The EPISCOPAL CHURCH of ST. JAMES the LESS
Welcome the Child
In the name of the Father, the Son and the Holy Spirit.
A close friend of mine recently said that when she was a little girl, her father told her that in the summer, God always goes on vacation I literally thought, he went away until camp was over, she said.
Even though God was not on vacation, and we have seen many of you over the summer, it is wonderful to welcome the month of September and to see all of the children back. This is a really special time of year for Christian Educators. On Sundays, The classrooms are filled with young people as they get to know their teachers and each other. There are new faces and familiar ones. We miss the young men and women who have left for college but rejoice in their new journeys. Mother Storm blessed our backpacks two weeks ago and hopefully those blessings are taking hold. Homework is getting done! Last week the Music and Arts program began. Dr. Matthew Lewis, our music director, taught our children musical scales and new songs. Please send your children to the chapel at 11:15 to join us!
And so this is the perfect Gospel lesson for this Sunday because we need to be reminded of how Jesus loved, treasured and valued children. He is very clear about that. Think back to the lesson we just heard from Mark. Jesus asks the disciples what they have been talking about and they are filled with embarrassment. You can almost hear them quareling like kids in the back of the mini-van. . “No, he thinks I’m the best.” They tell each other. I’m the smartest, I’m the most trustworthy, the coolest.”
But Jesus takes a little child in his arms and says to them,“
Whoever welcomes one such child in my name, welcomes me and whoever welcomes me welcomes not me but one who who sent me.”
“Welcome the Child”. Which when you think about world that Jesus lived in, was not a typical thing to say. Rev. Amy Allen, a professor at Vanderbilt, tells us that “Children occupied an interesting place in the first century household (for Jews and Romans alike). They represented the future—they would carry on the family name, provide for their aging parents, and produce the next generation. But in the present, they were a liability. Small children, especially, were more likely to contract an illness and to die. They participated in the household labor, but were not yet fully productive, and still represented another mouth to feed. Many historians of this time period compare the status of children in such a situation to that of a slave. However, the power dynamics were more powerful than that. On the one hand, an adult slave could be “worth” more in the present; on the other hand, even the smallest child was a member of the “household”—an honor to which a slave was unlikely (and in most cases unable) to attain.”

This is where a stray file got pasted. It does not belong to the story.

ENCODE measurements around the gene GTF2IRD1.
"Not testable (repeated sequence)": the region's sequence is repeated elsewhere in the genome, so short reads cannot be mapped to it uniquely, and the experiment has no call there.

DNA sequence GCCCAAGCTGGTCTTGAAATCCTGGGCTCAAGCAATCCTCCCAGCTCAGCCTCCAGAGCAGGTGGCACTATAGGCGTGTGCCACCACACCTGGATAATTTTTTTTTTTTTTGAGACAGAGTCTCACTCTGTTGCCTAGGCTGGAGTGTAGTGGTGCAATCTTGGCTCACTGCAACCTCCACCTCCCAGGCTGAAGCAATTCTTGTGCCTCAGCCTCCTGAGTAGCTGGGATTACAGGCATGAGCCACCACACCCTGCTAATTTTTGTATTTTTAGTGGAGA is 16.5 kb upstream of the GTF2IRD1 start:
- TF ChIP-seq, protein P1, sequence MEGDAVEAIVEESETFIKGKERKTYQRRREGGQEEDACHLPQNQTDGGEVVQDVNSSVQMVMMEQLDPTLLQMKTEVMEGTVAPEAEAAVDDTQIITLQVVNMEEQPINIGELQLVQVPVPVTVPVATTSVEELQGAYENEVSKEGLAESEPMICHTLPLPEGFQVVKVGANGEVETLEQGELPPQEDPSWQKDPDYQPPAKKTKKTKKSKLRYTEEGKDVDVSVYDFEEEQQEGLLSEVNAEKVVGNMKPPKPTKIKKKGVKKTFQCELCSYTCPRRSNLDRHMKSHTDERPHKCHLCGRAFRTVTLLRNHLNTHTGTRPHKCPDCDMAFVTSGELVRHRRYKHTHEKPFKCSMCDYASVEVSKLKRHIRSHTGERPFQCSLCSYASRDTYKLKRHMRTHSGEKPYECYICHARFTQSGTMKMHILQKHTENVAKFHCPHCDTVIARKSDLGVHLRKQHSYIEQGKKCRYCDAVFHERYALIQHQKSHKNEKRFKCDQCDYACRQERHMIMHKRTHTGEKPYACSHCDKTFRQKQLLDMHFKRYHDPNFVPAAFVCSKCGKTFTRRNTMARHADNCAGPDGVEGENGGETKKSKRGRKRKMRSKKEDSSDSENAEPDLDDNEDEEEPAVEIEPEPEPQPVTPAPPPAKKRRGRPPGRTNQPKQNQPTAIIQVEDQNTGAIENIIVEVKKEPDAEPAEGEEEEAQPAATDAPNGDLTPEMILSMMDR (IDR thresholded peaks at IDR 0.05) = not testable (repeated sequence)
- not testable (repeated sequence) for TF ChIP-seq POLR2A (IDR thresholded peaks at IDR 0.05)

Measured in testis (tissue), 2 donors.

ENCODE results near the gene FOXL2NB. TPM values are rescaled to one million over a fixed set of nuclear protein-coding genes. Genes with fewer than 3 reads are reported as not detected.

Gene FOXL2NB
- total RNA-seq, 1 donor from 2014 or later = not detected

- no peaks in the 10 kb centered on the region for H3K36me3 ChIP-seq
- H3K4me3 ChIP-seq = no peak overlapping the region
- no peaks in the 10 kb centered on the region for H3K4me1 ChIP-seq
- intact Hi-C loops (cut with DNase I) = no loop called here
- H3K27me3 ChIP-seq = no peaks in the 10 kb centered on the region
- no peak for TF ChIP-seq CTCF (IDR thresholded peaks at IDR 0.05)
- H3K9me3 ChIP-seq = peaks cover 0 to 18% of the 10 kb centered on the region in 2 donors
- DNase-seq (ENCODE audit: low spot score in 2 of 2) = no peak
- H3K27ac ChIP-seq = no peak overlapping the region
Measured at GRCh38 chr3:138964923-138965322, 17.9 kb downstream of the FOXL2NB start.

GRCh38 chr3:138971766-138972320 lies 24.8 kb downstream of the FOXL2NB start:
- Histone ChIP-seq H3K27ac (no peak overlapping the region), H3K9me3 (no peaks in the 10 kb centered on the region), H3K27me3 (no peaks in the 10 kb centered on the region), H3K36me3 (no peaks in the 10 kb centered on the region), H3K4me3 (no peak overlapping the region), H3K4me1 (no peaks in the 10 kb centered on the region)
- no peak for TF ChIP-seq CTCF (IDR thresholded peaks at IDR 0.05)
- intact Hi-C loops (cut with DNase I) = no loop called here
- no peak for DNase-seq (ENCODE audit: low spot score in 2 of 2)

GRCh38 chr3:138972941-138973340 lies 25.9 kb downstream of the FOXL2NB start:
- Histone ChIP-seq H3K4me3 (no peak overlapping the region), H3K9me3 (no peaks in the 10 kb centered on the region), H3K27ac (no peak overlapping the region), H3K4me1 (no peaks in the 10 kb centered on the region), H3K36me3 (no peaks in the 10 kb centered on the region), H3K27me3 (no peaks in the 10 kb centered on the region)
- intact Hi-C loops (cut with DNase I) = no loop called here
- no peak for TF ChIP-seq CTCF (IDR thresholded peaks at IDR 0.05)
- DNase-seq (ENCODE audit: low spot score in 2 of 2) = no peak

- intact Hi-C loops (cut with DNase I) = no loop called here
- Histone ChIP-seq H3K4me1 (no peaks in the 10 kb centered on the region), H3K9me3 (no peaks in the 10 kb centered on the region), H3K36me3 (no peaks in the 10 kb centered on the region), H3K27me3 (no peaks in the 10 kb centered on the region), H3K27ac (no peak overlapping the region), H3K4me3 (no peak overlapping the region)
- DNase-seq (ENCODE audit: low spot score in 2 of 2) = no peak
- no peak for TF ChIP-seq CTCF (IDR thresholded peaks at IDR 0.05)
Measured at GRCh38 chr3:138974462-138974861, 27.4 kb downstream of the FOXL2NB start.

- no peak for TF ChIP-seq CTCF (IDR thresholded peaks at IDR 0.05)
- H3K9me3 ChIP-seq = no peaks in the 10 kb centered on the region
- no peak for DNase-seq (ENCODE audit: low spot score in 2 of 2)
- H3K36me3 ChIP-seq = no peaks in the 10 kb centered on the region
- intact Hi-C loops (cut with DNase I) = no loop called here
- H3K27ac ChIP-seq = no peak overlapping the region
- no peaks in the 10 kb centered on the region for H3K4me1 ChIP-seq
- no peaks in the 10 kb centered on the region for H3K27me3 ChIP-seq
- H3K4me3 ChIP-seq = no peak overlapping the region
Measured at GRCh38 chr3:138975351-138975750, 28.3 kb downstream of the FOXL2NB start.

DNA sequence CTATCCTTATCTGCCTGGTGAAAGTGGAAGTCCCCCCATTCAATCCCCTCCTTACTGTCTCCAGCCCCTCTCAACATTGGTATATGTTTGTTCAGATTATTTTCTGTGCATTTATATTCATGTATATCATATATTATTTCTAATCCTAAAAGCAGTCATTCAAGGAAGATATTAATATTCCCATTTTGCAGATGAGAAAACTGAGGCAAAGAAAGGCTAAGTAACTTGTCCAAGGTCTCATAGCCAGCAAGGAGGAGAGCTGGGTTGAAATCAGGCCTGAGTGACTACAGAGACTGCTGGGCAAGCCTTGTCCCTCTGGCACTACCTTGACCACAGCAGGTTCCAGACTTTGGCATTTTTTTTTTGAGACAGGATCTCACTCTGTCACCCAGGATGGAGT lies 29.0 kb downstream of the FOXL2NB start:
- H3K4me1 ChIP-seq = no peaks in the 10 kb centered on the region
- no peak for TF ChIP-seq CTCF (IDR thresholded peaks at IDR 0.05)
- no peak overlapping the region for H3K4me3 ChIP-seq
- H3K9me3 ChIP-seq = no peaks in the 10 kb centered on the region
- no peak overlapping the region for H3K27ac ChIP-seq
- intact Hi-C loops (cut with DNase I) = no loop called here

What does it mean to “Welcome the Child?” and what can we can we learn from this lesson? Angela Schwind a mother and homeschooler profoudly said “While we try to teach our children all about life, our children teach us what life is all about.”
Children are innately spiritual beings. They are wired for God and sense the mysterious and the sacred around them. In church, their senses naturally draw them to the Holy - to the candles on the altar, smell of the fragrant flowers, glorious colors of the altar linens, choral voices and beautiful music. If you read a bible story to a child, they seem to have no trouble grasping the essential meaning. Teaching them about prayer seems natural and easy, requiring little explanation and instruction. They really get that God is listening to their concerns. Their prayers are direct and to the point. Prayers in children’s chapel could be about a sick cat, a neighbor who is ill or a grandparent in heaven. They can be disarmingly candid. A little girl in our spring communion class once said to me.. “Miss Susie, I wish i had known Jesus.” When I asked her why she said. “Because he seemed like he would be really fun to hang around with.”